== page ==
When you hear the words “mental illness,” what’s the first image to pop into your mind? Is it someone foaming at the mouth? Is it someone wearing a straitjacket and handcuffs, fighting to escape? Whatever the case may be, it’s possible that you know someone with mental illness, and have never realized it.
This, and a number of other themes, are explored in Lizzie Simon’s Detour: My Bipolar Road Trip in 4-D, an autobiographical account of her diagnosis with this illness; her struggle to live with it; and her quest to find others who share the same ailment. Ultimately, her goal is not only to find other bipolar individuals, however; it is to unearth those that are leading productive, successful lives (in stark contrast to the above paragraph).
Towards the beginning of her memoir, Simon graduates from Columbia University, shortly after putting a name to the mental illness gradually rearing its head. She wrestles with various psychiatric medications until discovering lithium, which she says essentially allowed her to live a “normal” life. Like many individuals with bipolar disorder, Simon is intensely creative, and includes an account of her work as a producer at a New York theater.
The heart of Detour, however, takes place when Simon makes the momentous decision to leave her job and take off on a road trip across the United States, meeting and interviewing others that share her illness (whom she affectionately calls her “herd,” a reference to a journal entry written in her childhood.)
Detour, as you may or may not know, is engrossing from start to finish, thanks in no small part to Simon’s powerful, evocative writing style. While certainly not a work of fiction, it shares many of the same elements with the best thrillers out there: suspense, romance, conflict, and in a sense, resolution.
Simon says (no pun intended) of her book, on LizzieSimon.com: “I wanted to collect testimonies from young bipolar people who had been treated successfully and were in the process of building careers and families and healthy lives. I felt our stories weren’t being told anywhere.”
This she does, although her “road trip,” just as the illness itself, has major ups and downs. Her first interviewee, Nicholas, is a financially successful young man, although he refuses to take prescribed medication for his mental health (and instead turns to illegal drugs and alcohol to tame his mood swings). During the course of the book, Simon falls in love with him, and their relationship, too, is a roller coaster of sorts.
The honesty and skill with which Lizzie Simon details her life, relationships, and struggles with bipolar disorder make Detour a harrowing trip indeed. At times, the reader can almost put herself in Simon’s shoes, experiencing the same isolation, manic energy, hopeless despair, and love that she endures and embraces. Simultaneously, she is able to convey the real person masked by the illness; those with such diseases as bipolar disorder, schizophrenia, and depression are not defined solely in terms of their ailments, but as human beings.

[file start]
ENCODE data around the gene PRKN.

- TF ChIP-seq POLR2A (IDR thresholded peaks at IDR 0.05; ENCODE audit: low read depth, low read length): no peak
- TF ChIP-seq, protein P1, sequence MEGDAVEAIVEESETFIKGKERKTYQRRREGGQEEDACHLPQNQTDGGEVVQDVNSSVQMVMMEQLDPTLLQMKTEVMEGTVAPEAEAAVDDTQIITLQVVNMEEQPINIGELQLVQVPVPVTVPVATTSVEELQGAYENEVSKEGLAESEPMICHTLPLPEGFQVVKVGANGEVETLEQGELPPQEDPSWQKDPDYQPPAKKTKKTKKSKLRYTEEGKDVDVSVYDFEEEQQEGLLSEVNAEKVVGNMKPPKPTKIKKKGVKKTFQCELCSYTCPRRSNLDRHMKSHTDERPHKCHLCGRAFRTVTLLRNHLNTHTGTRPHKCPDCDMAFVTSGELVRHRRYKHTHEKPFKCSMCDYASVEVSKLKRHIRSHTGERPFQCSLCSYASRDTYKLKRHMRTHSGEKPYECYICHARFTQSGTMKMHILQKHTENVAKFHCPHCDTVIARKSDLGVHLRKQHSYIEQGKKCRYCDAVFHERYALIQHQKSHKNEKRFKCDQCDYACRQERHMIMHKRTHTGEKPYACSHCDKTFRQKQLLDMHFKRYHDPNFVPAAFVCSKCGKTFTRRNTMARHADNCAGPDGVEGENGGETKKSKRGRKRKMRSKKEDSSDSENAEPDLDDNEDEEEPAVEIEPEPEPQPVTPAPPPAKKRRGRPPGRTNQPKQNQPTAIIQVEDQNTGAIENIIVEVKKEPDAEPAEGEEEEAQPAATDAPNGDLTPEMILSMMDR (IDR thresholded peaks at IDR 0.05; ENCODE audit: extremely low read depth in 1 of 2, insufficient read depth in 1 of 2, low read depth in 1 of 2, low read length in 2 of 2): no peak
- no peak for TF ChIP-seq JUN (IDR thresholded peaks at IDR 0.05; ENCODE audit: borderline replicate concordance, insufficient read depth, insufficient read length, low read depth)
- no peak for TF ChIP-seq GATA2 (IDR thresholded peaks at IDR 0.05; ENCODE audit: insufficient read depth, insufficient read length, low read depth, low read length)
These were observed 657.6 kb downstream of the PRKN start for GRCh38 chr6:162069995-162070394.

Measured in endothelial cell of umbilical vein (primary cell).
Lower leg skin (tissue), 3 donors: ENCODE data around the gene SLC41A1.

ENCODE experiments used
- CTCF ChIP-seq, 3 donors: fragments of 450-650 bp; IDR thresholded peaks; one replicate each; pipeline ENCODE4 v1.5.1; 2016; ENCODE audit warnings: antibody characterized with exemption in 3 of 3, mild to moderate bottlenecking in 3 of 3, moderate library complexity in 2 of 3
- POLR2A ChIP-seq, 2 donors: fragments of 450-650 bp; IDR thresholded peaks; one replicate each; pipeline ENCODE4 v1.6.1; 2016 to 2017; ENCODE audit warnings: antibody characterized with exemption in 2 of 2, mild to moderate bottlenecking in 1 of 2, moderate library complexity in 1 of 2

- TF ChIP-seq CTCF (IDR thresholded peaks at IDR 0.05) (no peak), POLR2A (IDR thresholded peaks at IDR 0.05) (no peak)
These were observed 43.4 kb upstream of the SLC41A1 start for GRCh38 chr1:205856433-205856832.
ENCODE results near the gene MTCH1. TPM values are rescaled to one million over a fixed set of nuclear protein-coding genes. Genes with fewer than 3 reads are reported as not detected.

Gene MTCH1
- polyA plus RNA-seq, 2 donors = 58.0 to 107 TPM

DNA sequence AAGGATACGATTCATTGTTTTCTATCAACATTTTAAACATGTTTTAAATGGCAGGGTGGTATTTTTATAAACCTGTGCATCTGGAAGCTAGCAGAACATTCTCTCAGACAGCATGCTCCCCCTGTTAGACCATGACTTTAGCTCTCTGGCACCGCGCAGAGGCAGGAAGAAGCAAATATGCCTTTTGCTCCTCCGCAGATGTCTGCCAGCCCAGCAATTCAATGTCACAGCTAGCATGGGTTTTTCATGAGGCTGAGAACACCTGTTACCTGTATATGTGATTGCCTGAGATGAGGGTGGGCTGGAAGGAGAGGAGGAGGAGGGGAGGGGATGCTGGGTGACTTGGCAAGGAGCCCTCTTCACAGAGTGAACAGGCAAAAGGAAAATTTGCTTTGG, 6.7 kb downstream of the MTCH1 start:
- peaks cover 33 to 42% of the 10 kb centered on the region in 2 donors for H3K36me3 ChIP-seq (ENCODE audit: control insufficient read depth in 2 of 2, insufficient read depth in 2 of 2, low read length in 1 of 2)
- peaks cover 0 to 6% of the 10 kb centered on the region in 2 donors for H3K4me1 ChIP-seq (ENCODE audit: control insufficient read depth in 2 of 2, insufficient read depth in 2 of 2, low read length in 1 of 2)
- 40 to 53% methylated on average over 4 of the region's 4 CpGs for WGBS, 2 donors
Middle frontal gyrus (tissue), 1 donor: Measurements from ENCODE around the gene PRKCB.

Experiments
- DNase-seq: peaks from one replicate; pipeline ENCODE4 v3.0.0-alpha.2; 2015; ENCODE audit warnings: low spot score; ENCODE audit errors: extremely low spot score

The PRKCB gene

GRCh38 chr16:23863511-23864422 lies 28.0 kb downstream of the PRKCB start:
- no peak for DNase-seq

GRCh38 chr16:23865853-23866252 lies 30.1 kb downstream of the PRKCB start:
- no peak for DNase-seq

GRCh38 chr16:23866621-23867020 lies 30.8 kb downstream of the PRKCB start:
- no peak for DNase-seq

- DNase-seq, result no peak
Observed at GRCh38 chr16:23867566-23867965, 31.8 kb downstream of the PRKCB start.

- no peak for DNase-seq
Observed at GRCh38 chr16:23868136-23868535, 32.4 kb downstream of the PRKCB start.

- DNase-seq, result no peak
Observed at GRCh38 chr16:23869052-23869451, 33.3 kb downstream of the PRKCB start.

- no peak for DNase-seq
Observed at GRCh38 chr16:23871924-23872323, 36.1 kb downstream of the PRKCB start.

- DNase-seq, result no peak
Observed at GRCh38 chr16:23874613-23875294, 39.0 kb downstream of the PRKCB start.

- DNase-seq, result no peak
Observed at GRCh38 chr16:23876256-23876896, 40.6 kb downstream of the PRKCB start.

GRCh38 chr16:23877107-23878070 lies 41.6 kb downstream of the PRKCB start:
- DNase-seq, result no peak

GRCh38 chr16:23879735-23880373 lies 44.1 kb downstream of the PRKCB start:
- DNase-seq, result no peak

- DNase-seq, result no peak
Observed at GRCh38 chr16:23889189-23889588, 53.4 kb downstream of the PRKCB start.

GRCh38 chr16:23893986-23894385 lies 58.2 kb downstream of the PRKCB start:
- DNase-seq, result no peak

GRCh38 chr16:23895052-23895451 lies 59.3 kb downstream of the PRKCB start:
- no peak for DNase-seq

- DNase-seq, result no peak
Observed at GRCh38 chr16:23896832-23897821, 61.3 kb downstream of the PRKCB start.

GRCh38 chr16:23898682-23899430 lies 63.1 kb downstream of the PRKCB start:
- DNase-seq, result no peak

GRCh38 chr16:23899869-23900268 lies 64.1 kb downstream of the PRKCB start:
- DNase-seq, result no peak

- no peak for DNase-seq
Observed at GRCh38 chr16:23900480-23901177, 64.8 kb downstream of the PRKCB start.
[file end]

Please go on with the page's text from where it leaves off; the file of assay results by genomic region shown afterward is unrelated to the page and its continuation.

Nonetheless, along her journey, she has a number of encounters with very unstable individuals, in particular those attending “group therapy” to discuss their various ailments. In some chapters, Simon also conveys the feeling of loneliness (and the apparent lack of solutions) that may accompany such a disease.
By the way…as you may or may not know, there are numerous famous people who have (or once had) bipolar disorder; according to MentalJokes.com (despite the name), such writers as T.S. Eliot, Robert Frost, Victor Hugo, Walt Whitman, Edgar Allan Poe, and Graham Greene were all suspected of having the disease. Currently, as you may be surprised to learn, there are many more: author Patricia Cornwell; director Francis Ford Coppola; singer/songwriter Tom Waits; actor/comedian Jim Carrey; and actress Margot Kidder are among the many talented and successful individuals whom you might say have been cursed with this illness.
Lizzie Simon demonstrates much of this same talent not only in her writing, but in her work as a theater producer and radio personality (both detailed in the book). All in all, Detour is a sometimes tormenting, but always fascinating, trip through the mind of a creatively blessed and determined individual.
In hopes that more men and women will have the opportunity to read this amazing true story, pick up a copy of Detour today; your ride awaits you.